Now that the alley has been beautified, Griest says that there is a great deal of pride had in keeping it neat and clean. “With anyone frequenting the alley, we stress the importance of picking up trash and not letting it sit. If you see trash along an alley and don’t pick it up, it’s a subtle sign for others to engage in that behavior.”

Dovetailing off of the Old Soul example, urban design is gaining prominence as a tool for transforming gritty alleyways into attractive, functional spaces. In the end, the hope is to attract pedestrian activity and turn what are otherwise seen as dark and dangerous passages into catalysts for civic and economic vibrancy. Models using alley regeneration as a branding strategy can be found in many North American cities. Some of the most notable are Seattle’s Nord Alley, San Jose’s Paseo de San Antonio, and San Francisco’s Belden Place.

Alley activation projects are also taking place in smaller, less recognized cities across the nation. Ferndale, Michigan, a Detroit metro area city with a population of around 22,000 features a downtown alley that provides public space for local events, as well as outdoor restaurant seating for eateries that back up to the alleyway. Acquired by the City of Ferndale in a land swap, the reconstituted alley has been landscaped with trees and flowers, giving it an attractive feel, amenable to foot traffic.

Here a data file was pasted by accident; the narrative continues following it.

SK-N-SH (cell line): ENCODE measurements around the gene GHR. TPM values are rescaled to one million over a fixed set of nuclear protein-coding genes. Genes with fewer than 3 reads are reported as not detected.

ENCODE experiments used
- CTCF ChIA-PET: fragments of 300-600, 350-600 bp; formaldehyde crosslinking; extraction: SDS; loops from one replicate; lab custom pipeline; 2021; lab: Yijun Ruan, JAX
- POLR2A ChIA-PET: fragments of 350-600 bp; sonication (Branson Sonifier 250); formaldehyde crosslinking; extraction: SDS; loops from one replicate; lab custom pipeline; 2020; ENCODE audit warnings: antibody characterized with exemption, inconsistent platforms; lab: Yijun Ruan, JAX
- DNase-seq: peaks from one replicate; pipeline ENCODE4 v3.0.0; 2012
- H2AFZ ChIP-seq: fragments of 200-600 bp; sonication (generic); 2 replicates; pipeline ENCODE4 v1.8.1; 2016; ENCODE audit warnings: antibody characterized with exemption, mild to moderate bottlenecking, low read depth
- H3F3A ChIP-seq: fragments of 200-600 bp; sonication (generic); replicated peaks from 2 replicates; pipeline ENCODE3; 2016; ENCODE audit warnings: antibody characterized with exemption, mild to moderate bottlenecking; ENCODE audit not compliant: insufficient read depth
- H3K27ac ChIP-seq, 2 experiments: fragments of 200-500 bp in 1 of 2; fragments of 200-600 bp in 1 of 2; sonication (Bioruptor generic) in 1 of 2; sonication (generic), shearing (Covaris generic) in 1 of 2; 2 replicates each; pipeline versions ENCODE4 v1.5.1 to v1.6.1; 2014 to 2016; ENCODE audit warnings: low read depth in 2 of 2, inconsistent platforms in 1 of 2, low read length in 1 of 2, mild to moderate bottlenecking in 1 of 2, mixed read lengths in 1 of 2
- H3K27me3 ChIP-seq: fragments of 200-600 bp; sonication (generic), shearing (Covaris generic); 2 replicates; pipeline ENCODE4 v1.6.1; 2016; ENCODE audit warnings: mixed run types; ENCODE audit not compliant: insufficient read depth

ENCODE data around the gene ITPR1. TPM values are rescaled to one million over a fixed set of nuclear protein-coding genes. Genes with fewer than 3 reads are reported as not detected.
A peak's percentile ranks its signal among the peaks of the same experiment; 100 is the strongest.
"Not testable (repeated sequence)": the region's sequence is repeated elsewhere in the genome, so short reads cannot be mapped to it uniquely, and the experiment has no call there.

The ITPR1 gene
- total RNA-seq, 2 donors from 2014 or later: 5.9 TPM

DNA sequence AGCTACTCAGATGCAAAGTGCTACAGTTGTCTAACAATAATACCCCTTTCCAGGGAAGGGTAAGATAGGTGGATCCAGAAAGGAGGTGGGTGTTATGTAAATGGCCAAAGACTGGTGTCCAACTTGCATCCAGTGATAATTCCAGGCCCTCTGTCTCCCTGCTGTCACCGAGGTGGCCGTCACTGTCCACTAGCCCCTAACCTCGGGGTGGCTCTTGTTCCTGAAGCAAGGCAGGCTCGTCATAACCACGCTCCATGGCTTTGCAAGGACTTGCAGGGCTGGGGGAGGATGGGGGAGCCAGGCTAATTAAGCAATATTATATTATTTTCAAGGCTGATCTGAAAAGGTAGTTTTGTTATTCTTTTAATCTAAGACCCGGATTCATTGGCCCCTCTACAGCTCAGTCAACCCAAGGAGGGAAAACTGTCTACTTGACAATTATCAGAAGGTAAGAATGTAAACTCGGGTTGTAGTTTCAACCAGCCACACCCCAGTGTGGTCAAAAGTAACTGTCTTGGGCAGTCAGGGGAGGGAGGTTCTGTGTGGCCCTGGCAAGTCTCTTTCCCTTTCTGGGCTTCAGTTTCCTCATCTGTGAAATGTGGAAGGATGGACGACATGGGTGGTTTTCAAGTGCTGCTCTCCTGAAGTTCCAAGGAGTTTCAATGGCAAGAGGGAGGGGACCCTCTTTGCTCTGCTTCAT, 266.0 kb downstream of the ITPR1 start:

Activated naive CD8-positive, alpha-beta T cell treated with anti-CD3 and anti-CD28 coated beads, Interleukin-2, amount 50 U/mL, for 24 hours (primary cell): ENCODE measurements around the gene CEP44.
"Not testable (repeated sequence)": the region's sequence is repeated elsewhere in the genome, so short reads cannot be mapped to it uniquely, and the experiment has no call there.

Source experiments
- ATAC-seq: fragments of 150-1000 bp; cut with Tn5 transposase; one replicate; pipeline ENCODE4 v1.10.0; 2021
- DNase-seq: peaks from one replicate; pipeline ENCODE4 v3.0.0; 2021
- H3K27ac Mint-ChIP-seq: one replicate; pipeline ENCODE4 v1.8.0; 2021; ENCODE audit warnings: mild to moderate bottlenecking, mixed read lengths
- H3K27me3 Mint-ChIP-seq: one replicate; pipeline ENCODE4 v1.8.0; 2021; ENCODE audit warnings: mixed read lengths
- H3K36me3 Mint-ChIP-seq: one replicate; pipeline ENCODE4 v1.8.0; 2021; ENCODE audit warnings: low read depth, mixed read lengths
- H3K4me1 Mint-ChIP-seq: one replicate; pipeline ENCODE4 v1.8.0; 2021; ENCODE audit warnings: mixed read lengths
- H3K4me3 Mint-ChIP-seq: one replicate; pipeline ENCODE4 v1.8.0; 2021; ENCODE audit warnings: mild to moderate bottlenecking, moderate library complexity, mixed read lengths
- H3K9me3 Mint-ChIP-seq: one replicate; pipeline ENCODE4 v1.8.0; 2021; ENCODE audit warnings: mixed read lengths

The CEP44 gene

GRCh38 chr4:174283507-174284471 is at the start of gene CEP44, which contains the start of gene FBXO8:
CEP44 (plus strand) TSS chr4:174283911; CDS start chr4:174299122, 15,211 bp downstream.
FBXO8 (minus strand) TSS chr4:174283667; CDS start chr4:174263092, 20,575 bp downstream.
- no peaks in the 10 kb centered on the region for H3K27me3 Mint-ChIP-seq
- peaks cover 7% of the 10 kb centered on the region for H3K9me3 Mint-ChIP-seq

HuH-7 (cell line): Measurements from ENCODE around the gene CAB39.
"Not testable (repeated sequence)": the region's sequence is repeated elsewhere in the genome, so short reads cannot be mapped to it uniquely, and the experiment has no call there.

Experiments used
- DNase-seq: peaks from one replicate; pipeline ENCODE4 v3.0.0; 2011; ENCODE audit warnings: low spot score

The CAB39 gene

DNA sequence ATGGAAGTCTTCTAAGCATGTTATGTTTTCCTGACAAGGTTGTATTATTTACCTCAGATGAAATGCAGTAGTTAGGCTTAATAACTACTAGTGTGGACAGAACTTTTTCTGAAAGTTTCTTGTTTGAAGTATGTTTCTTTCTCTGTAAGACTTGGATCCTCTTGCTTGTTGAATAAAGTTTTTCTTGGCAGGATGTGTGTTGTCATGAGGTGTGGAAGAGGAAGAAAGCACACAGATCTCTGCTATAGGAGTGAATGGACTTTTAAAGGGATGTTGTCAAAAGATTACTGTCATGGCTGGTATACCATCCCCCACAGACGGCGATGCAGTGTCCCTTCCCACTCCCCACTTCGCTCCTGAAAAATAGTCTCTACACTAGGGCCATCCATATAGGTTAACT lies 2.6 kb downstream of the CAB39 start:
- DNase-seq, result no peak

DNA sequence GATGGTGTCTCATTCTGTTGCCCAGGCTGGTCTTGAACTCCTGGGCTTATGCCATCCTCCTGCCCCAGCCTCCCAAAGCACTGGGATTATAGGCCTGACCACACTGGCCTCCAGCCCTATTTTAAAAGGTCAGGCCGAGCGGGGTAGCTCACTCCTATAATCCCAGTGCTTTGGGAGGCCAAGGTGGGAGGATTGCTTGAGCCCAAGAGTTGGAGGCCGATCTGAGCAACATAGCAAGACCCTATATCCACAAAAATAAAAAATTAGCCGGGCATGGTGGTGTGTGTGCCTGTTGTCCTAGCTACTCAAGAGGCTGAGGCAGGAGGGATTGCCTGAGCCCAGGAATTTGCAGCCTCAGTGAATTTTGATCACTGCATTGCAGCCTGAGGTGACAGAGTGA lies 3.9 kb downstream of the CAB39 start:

Despite the advantages resulting from the repurposing of alleyways, efforts undertaken to pursue the rebranding of these thoroughfares have met with varying levels of success. One big roadblock often is the logistics of converting what has been a vehicular arterial into a path amenable to foot traffic. As is the norm in dense environments, local drivers use alleys as cut-throughs to avoid traffic. In commercial districts, alleys are an access point for trash haulers or trucks making deliveries to merchants whose stores back up to the alley.

To facilitate the pedestrian-friendly quality of alleys, commercial districts must either restrict delivery and trash removal access to designated hours, or close the passageway down completely. Pasadena represents one model where delivery access is strictly controlled and enforced. Deliveries in the Mercantile Ally of the Old Pasadena Management District are restricted to designated hours. This flow is managed with retractable bollards, which are wooden or iron posts that open and close during the designated hours. Trucks that need to make deliveries outside these hours must call the municipality management to obtain special permission to reopen the bollards.